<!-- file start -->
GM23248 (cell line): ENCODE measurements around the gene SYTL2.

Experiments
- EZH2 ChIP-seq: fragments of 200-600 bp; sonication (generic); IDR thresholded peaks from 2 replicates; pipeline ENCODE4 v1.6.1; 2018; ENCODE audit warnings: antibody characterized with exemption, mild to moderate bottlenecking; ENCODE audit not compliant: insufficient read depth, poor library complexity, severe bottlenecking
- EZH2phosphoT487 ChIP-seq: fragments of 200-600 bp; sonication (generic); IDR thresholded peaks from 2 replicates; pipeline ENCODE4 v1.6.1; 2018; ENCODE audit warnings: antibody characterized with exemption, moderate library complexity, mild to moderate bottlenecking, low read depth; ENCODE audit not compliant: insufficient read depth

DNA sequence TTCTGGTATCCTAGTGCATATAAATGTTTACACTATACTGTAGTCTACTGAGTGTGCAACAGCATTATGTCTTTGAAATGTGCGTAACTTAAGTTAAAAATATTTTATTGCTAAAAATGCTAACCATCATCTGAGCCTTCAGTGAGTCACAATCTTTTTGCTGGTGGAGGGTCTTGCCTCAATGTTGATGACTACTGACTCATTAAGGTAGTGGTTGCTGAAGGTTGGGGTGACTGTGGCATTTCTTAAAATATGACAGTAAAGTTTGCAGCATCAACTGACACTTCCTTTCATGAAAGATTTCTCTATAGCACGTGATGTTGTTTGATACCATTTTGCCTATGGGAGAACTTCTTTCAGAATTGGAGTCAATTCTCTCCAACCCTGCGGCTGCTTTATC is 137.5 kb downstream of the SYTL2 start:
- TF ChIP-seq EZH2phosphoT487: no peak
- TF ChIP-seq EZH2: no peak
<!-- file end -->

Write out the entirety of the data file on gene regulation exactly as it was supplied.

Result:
GM23248 (cell line): ENCODE measurements around the gene SYTL2.

Experiments
- EZH2 ChIP-seq: fragments of 200-600 bp; sonication (generic); IDR thresholded peaks from 2 replicates; pipeline ENCODE4 v1.6.1; 2018; ENCODE audit warnings: antibody characterized with exemption, mild to moderate bottlenecking; ENCODE audit not compliant: insufficient read depth, poor library complexity, severe bottlenecking
- EZH2phosphoT487 ChIP-seq: fragments of 200-600 bp; sonication (generic); IDR thresholded peaks from 2 replicates; pipeline ENCODE4 v1.6.1; 2018; ENCODE audit warnings: antibody characterized with exemption, moderate library complexity, mild to moderate bottlenecking, low read depth; ENCODE audit not compliant: insufficient read depth

DNA sequence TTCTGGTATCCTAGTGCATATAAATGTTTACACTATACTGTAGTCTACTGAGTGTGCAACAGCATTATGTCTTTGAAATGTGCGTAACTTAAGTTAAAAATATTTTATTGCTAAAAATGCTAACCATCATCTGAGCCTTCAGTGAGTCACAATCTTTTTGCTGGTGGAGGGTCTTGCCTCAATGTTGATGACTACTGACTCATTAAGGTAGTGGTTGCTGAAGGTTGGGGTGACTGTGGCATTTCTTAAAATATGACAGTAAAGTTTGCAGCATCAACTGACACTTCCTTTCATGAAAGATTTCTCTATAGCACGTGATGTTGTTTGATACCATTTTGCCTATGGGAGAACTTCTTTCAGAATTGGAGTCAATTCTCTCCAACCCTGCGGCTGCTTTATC is 137.5 kb downstream of the SYTL2 start:
- TF ChIP-seq EZH2phosphoT487: no peak
- TF ChIP-seq EZH2: no peak